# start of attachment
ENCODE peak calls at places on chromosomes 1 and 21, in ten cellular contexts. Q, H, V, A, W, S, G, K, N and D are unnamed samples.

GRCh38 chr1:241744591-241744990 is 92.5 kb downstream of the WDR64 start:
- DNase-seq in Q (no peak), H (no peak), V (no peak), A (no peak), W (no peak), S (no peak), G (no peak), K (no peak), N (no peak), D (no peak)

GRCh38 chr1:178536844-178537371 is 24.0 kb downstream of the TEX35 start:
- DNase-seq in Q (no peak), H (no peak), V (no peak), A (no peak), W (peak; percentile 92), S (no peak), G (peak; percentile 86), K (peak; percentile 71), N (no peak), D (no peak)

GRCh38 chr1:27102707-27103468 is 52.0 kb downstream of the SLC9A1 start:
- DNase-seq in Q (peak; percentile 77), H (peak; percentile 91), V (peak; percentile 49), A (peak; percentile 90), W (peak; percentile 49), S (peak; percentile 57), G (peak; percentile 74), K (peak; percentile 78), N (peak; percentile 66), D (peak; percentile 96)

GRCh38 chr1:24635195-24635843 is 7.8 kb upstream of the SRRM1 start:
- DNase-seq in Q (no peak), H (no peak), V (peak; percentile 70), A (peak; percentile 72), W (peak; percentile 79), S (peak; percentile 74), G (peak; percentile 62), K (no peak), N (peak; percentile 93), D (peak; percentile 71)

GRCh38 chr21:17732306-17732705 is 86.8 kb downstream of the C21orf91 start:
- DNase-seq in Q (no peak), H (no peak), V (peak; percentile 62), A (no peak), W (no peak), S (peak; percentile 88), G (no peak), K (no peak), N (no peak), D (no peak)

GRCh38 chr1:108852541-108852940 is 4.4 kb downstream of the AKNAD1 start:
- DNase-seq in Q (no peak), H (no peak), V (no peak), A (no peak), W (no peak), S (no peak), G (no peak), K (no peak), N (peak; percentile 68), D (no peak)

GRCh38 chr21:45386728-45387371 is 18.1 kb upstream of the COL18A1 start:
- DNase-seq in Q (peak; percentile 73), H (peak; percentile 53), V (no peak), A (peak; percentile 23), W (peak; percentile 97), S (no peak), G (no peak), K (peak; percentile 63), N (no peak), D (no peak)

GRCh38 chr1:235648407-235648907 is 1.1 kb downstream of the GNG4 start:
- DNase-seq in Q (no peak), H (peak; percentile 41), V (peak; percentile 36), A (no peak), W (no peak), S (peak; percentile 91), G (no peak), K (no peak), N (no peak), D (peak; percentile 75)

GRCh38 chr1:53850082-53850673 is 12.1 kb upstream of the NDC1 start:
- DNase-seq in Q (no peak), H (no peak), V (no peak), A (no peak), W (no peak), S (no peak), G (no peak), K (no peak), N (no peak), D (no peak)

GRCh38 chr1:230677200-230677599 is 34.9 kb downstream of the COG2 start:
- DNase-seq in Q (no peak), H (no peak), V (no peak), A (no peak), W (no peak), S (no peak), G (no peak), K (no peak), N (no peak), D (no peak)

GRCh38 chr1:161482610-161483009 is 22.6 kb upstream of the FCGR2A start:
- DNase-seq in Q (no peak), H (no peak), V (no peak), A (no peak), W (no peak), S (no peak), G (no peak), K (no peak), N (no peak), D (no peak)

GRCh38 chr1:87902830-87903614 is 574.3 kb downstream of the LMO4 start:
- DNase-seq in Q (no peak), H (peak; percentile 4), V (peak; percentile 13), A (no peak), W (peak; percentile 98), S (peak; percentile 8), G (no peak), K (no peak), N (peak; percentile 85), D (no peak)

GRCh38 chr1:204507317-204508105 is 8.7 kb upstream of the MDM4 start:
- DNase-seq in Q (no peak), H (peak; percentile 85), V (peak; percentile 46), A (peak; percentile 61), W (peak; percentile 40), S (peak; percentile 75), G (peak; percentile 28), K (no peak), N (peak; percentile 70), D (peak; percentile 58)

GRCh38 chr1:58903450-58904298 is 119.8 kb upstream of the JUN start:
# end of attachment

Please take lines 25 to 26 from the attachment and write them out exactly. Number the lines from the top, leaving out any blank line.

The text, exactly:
- DNase-seq in Q (no peak), H (peak; percentile 4), V (peak; percentile 13), A (no peak), W (peak; percentile 98), S (peak; percentile 8), G (no peak), K (no peak), N (peak; percentile 85), D (no peak)

GRCh38 chr1:204507317-204508105 is 8.7 kb upstream of the MDM4 start: